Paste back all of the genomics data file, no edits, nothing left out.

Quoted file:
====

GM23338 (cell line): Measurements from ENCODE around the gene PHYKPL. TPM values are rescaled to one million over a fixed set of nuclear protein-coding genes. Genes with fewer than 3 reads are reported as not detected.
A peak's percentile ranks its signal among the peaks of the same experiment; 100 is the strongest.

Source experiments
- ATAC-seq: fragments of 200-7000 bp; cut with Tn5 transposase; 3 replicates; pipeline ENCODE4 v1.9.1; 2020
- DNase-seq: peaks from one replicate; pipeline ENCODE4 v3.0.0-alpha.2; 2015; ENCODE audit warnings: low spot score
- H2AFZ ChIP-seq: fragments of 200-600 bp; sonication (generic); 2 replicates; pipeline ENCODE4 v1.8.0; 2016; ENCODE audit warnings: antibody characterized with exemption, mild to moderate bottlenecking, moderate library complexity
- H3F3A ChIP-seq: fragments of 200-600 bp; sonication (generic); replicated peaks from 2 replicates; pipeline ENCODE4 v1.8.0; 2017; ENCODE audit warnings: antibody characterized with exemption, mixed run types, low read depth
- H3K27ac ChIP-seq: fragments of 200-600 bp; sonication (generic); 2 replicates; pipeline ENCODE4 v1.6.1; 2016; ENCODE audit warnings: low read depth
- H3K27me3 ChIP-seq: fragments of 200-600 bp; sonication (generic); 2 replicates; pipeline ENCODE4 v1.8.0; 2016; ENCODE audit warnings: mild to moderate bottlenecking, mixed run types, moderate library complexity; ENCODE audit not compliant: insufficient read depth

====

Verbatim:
GM23338 (cell line): Measurements from ENCODE around the gene PHYKPL. TPM values are rescaled to one million over a fixed set of nuclear protein-coding genes. Genes with fewer than 3 reads are reported as not detected.
A peak's percentile ranks its signal among the peaks of the same experiment; 100 is the strongest.

Source experiments
- ATAC-seq: fragments of 200-7000 bp; cut with Tn5 transposase; 3 replicates; pipeline ENCODE4 v1.9.1; 2020
- DNase-seq: peaks from one replicate; pipeline ENCODE4 v3.0.0-alpha.2; 2015; ENCODE audit warnings: low spot score
- H2AFZ ChIP-seq: fragments of 200-600 bp; sonication (generic); 2 replicates; pipeline ENCODE4 v1.8.0; 2016; ENCODE audit warnings: antibody characterized with exemption, mild to moderate bottlenecking, moderate library complexity
- H3F3A ChIP-seq: fragments of 200-600 bp; sonication (generic); replicated peaks from 2 replicates; pipeline ENCODE4 v1.8.0; 2017; ENCODE audit warnings: antibody characterized with exemption, mixed run types, low read depth
- H3K27ac ChIP-seq: fragments of 200-600 bp; sonication (generic); 2 replicates; pipeline ENCODE4 v1.6.1; 2016; ENCODE audit warnings: low read depth
- H3K27me3 ChIP-seq: fragments of 200-600 bp; sonication (generic); 2 replicates; pipeline ENCODE4 v1.8.0; 2016; ENCODE audit warnings: mild to moderate bottlenecking, mixed run types, moderate library complexity; ENCODE audit not compliant: insufficient read depth